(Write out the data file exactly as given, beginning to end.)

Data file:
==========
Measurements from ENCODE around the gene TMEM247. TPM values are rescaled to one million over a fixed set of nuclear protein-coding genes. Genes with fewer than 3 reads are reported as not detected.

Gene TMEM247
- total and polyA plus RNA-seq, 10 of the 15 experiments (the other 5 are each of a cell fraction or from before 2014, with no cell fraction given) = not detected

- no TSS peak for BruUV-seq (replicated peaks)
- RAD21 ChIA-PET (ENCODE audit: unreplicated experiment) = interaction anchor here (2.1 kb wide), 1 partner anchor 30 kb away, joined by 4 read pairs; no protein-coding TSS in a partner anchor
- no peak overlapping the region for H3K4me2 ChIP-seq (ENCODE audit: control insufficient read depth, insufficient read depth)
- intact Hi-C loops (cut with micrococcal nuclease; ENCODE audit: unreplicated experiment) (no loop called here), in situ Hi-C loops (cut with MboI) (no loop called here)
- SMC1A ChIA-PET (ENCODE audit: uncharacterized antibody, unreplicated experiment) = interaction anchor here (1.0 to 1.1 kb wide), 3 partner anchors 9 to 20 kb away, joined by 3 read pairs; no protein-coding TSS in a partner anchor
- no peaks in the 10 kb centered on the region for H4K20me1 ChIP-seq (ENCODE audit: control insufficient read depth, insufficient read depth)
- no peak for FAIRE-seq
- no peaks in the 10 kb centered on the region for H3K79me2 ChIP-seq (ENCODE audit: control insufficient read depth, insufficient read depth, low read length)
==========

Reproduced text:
Measurements from ENCODE around the gene TMEM247. TPM values are rescaled to one million over a fixed set of nuclear protein-coding genes. Genes with fewer than 3 reads are reported as not detected.

Gene TMEM247
- total and polyA plus RNA-seq, 10 of the 15 experiments (the other 5 are each of a cell fraction or from before 2014, with no cell fraction given) = not detected

- no TSS peak for BruUV-seq (replicated peaks)
- RAD21 ChIA-PET (ENCODE audit: unreplicated experiment) = interaction anchor here (2.1 kb wide), 1 partner anchor 30 kb away, joined by 4 read pairs; no protein-coding TSS in a partner anchor
- no peak overlapping the region for H3K4me2 ChIP-seq (ENCODE audit: control insufficient read depth, insufficient read depth)
- intact Hi-C loops (cut with micrococcal nuclease; ENCODE audit: unreplicated experiment) (no loop called here), in situ Hi-C loops (cut with MboI) (no loop called here)
- SMC1A ChIA-PET (ENCODE audit: uncharacterized antibody, unreplicated experiment) = interaction anchor here (1.0 to 1.1 kb wide), 3 partner anchors 9 to 20 kb away, joined by 3 read pairs; no protein-coding TSS in a partner anchor
- no peaks in the 10 kb centered on the region for H4K20me1 ChIP-seq (ENCODE audit: control insufficient read depth, insufficient read depth)
- no peak for FAIRE-seq
- no peaks in the 10 kb centered on the region for H3K79me2 ChIP-seq (ENCODE audit: control insufficient read depth, insufficient read depth, low read length)